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Starving Seiyuu Poor as Church Mice: 80% Work Part-time


Seiyuu throughout the land are so hard pressed to find work that the vast majority can only subsist with the aid of additional employment, according to an industry insider.

The insider is しろがねしょおむ / Shomu Shirogane, the director of agency Winner Entertainment.

He has this to say about the business of voice acting:

“How many seiyuu are thee in the country at present?”

“It’s thought there are about 1600. Of that figure, about 10% are “free” (freelance as opposed to agency employed) seiyuu, and some 80% can’t make ends meet with just their voice acting work, so they work other jobs part-time.

The numbers go up a bit if you include all the actresses, idols, talent and so on. It’s said if you go so far as to include all the potential seiyuu candidates, the number swells to around 80,000, all in all.”

“There are that many? That’s quite harsh. What do you have to do to become one?”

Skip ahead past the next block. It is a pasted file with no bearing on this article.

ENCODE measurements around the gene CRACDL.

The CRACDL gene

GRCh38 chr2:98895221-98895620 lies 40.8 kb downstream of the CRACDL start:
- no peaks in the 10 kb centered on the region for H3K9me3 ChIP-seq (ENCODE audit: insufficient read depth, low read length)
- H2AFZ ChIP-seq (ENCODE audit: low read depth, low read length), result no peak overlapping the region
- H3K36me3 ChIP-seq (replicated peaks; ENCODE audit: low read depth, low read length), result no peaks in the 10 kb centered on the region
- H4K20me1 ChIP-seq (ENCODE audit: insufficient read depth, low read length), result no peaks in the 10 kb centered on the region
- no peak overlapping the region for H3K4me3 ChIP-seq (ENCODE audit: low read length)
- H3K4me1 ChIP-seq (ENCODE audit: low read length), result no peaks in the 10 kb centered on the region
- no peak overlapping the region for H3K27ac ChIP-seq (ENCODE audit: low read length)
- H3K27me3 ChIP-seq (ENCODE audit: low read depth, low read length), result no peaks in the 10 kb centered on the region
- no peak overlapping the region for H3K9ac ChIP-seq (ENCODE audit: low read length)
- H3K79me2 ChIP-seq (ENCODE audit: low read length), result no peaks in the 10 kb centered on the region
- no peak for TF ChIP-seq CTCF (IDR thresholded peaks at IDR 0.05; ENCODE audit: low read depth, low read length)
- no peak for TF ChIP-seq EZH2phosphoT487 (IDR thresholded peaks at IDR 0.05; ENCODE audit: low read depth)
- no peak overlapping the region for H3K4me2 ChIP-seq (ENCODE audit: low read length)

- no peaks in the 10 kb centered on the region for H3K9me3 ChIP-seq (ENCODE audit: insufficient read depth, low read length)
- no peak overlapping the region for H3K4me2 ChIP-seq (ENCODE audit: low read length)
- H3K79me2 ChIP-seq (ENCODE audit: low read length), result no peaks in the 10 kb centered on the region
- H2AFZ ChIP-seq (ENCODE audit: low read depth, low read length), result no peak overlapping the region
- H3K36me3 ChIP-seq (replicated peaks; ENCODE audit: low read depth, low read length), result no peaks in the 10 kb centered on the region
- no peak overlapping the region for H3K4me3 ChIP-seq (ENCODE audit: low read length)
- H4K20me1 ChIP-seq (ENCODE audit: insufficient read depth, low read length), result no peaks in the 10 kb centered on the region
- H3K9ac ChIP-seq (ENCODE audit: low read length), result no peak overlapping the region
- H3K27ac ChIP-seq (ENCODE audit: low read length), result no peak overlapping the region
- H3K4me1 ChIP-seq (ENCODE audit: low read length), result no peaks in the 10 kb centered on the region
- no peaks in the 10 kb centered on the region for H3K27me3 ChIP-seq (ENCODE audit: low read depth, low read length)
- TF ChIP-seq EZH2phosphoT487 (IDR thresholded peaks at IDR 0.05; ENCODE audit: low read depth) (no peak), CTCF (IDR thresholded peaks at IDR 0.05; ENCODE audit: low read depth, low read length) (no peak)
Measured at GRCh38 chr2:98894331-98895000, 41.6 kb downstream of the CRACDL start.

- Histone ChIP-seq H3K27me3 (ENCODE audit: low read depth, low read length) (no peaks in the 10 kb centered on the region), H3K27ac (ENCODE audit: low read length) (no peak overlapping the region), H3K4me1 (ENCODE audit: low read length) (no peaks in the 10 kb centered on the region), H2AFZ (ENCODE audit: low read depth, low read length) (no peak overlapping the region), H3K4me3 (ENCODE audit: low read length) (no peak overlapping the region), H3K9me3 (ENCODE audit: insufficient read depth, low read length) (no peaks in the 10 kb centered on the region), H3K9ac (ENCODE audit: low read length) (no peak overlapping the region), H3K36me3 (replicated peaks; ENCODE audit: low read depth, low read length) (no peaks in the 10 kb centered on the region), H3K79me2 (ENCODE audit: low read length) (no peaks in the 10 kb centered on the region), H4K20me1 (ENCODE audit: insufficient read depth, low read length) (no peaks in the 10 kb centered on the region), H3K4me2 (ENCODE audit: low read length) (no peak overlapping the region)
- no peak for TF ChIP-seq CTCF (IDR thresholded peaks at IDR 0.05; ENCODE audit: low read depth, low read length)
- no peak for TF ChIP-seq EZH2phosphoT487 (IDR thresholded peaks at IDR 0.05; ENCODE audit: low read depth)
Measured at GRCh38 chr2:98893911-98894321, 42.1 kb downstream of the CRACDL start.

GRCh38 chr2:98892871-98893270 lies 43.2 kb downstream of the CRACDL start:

“Probably the main shortcut is enrolling in a specialist seiyuu school, or in a training school run by an agency. By the way, there are actually more than 50 such specialist schools in the country, just for training seiyuu. Of course, just getting into one is no guarantee of becoming one.

In the seiyuu business there are also thought to be more than 850 seiyuu who are not actually formally employed by their agency, but are instead temporarily attached.

Even if they do get formally employed, it’s no guarantee they’ll find work soon, they have to keep auditioning constantly whilst working part time. Their income is by no means stable.

And then even if they land a part, they may only be employed if their fee is low – if it climbs too high they are no longer wanted.”

Via Ameba News.

Clearly, this is a highly competitive trade, and not one which is necessarily highly remunerative.

Of course, supremely talented though they are, the cost of extravagantly paid seiyuu has to come from somewhere, so from this perspective anime and game fans may very well be much better served by the money going towards production or development, or else going to the original creators and encouraging more such works, rather than fuelling the ever increasing girth of Aya Hirano…

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